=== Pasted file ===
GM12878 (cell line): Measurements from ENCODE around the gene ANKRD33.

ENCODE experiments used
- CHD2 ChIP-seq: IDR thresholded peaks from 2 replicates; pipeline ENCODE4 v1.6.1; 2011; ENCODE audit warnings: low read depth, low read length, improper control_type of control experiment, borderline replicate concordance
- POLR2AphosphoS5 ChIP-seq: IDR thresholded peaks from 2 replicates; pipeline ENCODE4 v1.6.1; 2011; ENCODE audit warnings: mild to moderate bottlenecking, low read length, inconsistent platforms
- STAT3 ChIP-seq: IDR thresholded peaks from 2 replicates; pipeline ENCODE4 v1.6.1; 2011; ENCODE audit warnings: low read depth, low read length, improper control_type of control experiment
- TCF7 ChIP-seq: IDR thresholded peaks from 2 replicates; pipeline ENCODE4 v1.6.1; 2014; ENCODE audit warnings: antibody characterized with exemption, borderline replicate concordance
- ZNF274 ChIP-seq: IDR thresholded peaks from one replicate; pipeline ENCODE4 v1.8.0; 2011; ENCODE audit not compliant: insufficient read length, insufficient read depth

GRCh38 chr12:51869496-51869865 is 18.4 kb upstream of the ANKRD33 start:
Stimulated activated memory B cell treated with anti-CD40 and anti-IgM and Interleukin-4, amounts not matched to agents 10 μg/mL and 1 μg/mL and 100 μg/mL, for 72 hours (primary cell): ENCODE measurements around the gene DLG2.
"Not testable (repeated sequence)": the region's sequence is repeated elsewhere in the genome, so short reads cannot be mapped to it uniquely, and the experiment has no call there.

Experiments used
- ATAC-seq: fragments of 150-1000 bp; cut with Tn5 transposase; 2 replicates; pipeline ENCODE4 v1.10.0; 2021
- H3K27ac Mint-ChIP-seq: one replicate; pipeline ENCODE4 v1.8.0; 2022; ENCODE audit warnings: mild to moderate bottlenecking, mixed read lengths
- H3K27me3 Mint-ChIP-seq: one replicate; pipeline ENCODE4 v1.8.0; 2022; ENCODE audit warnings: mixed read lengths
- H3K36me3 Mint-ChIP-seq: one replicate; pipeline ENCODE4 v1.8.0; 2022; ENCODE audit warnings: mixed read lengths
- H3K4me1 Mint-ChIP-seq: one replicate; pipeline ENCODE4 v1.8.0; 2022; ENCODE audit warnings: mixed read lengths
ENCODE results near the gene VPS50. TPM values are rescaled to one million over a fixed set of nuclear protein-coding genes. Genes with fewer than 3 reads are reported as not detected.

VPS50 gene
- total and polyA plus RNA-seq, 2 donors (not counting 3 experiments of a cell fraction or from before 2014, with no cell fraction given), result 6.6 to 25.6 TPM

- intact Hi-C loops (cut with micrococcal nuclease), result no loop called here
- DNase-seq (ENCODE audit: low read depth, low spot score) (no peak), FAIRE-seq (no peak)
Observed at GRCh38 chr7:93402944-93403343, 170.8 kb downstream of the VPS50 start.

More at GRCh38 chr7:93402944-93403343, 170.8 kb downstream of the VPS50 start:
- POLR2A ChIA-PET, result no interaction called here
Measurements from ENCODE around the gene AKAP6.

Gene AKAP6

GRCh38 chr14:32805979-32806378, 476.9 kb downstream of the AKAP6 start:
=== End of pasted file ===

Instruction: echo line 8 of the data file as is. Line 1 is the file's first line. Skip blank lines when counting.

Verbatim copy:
GRCh38 chr12:51869496-51869865 is 18.4 kb upstream of the ANKRD33 start: